The appearance of a scale is largely a matter of personal taste. Some people like the simple industrial look of a basic metal model with a stainless steel tray. Others prefer the high-design Euro-style models made of glass and brushed aluminum, chrome, or stainless steel. At the extreme end, some of these scales look more like sculpture than kitchen appliances. When it comes to appearance, everyone's tastes are different. The best thing you can do is choose a model that you will be happy to keep out on your counter-top, instead of buried in the back of a cabinet. The more accessible your scale is, the more you will use it.
Beyond just weighing things, some newer digital scales offer a number of additional features. Some, for example, include clocks and/or timers. This can be a convenience, or an unnecessary gadget. Most of us already have clocks and timers on our ovens and/or microwaves. You may also be the type who has no need for yet another appliance to constantly blink 12:00 along with your VCR.
Another feature some scales offer is a calorie computer. You select the type of food you are weighing from a menu, and then the scale determines not only the weight of the food, but also the number of calories. If you really think this is a must-have feature, try to get one that lets you select by the name of the food being weighed, as opposed to entering a code number in a guidebook.
Finally, there is at least one scale now for sale that includes a thermometer. A temperature probe plugs into the scale and displays temperatures on the scale's screen. This is possibly convenient for making chocolate or candy. The down side is that you may not necessarily use your thermometer directly adjacent to where you weigh raw ingredients.
As you can probably tell, we aren't huge fans of lots of extras on digital scales. A scale is already a wonderfully multi-tasking device. What else other than a bowl can you use to help you make almost any dish you would ever want to make? Pushing it further than weighing things just puts all your eggs in one basket. If one part malfunctions, you have to replace the whole thing.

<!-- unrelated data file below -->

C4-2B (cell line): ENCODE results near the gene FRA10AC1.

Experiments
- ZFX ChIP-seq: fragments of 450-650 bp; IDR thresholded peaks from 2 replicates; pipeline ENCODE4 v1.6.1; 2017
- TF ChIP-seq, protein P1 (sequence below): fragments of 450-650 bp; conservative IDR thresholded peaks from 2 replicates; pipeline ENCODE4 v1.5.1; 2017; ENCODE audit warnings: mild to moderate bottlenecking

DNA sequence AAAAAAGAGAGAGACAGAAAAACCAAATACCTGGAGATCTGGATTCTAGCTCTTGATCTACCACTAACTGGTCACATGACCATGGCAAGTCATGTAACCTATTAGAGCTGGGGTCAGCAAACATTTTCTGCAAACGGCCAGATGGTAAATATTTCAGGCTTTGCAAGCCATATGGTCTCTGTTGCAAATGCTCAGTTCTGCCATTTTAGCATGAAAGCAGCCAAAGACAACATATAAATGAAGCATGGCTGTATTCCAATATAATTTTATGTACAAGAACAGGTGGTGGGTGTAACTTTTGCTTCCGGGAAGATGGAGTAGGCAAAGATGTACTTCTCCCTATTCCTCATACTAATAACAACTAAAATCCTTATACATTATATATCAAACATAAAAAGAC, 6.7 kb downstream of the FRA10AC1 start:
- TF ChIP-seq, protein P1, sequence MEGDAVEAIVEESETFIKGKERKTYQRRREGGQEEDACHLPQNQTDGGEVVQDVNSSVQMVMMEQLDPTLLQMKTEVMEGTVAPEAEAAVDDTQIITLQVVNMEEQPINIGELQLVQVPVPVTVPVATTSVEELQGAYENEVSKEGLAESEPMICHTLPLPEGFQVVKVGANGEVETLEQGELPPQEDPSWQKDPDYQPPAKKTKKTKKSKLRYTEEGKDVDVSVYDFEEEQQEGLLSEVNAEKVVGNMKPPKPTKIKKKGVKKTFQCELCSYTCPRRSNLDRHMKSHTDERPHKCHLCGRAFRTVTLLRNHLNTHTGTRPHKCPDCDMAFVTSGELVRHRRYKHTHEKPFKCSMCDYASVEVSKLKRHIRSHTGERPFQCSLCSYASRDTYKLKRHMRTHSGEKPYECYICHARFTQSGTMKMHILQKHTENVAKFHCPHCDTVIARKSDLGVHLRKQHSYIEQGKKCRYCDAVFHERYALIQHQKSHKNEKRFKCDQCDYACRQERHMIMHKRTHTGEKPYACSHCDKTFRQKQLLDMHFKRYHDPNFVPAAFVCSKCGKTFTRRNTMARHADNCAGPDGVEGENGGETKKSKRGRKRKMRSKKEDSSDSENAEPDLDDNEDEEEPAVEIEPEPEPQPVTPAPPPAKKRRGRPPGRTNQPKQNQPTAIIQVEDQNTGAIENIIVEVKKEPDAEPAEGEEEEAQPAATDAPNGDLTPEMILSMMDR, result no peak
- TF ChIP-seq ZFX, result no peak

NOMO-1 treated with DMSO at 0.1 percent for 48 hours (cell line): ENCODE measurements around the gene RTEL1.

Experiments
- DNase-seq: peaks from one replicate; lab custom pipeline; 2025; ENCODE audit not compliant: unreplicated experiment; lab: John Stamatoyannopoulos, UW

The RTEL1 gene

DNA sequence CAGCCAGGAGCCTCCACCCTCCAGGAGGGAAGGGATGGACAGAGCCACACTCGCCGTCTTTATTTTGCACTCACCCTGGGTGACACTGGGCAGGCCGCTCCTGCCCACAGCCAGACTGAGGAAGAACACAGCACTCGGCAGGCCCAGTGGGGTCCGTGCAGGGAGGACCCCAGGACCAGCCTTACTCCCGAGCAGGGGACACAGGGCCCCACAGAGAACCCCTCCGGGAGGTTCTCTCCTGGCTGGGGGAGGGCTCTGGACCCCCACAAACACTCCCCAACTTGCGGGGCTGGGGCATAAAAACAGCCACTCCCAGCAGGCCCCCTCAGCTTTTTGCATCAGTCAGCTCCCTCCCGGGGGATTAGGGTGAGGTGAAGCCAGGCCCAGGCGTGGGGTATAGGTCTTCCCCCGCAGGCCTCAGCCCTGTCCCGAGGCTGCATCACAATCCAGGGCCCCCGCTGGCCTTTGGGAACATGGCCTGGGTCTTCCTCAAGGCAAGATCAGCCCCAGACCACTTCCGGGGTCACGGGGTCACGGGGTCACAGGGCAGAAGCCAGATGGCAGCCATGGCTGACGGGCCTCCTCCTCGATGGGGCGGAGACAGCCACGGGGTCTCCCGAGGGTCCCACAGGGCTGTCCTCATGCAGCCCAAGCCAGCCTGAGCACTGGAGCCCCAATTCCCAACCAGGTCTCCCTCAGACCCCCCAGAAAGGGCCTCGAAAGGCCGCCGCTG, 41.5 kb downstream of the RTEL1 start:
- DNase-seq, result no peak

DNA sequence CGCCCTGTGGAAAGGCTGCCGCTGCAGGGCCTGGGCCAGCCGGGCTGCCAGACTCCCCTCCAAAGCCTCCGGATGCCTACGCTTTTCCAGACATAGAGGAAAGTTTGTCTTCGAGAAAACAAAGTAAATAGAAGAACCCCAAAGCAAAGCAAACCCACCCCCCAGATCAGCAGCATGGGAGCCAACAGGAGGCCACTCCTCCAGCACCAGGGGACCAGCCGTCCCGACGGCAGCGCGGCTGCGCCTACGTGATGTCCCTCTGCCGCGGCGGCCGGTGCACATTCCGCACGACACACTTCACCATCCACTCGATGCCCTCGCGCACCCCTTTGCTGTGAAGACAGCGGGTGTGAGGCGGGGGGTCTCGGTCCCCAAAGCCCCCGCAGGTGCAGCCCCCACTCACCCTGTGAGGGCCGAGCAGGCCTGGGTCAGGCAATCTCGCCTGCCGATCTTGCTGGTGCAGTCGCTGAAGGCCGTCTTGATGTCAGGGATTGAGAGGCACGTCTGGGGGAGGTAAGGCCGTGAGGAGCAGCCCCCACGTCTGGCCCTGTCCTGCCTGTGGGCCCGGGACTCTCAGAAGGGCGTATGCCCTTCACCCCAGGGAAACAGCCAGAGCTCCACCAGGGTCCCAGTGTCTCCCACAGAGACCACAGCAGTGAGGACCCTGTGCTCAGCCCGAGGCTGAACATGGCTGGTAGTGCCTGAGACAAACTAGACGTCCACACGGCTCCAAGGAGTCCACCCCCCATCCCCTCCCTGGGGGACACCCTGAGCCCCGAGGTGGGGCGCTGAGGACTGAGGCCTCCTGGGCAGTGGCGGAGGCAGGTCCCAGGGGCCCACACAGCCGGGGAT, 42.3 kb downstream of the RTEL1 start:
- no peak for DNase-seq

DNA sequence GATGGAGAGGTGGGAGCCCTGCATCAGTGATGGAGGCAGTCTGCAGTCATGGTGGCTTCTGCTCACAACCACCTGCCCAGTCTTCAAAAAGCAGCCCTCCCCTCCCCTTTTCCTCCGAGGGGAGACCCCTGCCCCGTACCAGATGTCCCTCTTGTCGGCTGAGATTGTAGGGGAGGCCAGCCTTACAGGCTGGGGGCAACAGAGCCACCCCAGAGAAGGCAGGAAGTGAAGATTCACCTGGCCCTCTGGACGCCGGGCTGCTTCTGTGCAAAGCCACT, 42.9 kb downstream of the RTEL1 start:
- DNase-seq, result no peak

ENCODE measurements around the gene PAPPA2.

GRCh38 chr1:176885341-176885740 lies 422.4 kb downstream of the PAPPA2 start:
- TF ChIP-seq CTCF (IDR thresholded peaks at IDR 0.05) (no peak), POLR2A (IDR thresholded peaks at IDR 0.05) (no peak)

Using Your Scale
So you've got that new scale home, and it's time to start cooking. Of course you've popped over to RecipeGullet and found several tempting treats that you are eager to re-create in your own
Luckily, using a good kitchen scale is easy. In fact, it's substantially easier, not to mention a lot less messy, than old-fashioned cup measures.
The most important thing to remember when using a kitchen scale is to always tare it properly. Taring means eliminating the weight of the bowl of other container from the weight of the food item it contains.
Normally, the best way to do this is to put the empty bowl on the scale by itself. If you are using a spring scale, there will be a knob or dial somewhere on the scale that you can turn until the scale indicates zero, even though it has a bowl on it. On most digital scales, there will be a tare button you can press which will reset the scale to zero. On a balance scale, you will either have to add some weights to the side of the balance opposite the bowl or move a sliding weight along the beam of the balance to counter the weight of the bowl.
Once you have properly tared your scale, you can slowly add the ingredient you wish to measure to the bowl, carefully watching the needle or digital display until it reaches the desired weight. If you add too much, you can obviously scoop it back from the weighing bowl into the storage container it came from. With a little practice, however, you will find that you can dump in most of what you want, then carefully sprinkle in the last ounce or two so that you never overshoot your target.
For ingredients where a tablespoon or less is involved, it's generally wise to stick with teaspoons and tablespoons. The reason is that many kitchen scales are just not accurate enough. For example, if you have a digital scale that works in 5g increments, and a recipe asks for 7g, what do you do? Your scale either says 5g or 10g. It can't display a 7. Newer scales are more commonly accurate to 2g, or sometimes even 1g, which makes this problem less severe.
The big exceptions to the volume for small amounts rule are salt and yeast. Salt is an exception because kosher salt takes up twice the volume of regular salt, and so people will either put in double, or half the amount they need if they mistakenly use the wrong kind. Luckily, though, salt in many recipes is a matter of taste, rather than an exact amount.
Yeast is an exception because getting it significantly wrong in either direction can make a mess of your bread. Getting it wrong a little can affect the rising time, which can be annoying, but is not the end of the world. If you are using fresh yeast, many recipes call for enough to weigh reasonably, around 15g or so.
The Single Bowl Approach
Weighing a bunch of ingredients for a recipe can take some time, although rarely as much as carefully scooping and leveling with measuring cups. Once you get pretty good at judging quantities by weight, you may wish to adopt a single-bowl approach to weighing several ingredients. The idea here is that instead of pouring each ingredient out of the weighing bowl into a mixing bowl after weighing, you simply re-tare the scale and load the next ingredient right in on top of it. There are some risks to this approach; in particular, if you put in too much of the second ingredient, you may have a hard time scooping it out without removing some of the first ingredient. Whether you use this technique or not depends largely on how careful you generally are in adding ingredients, and how much you really care about not having to wash that second bowl.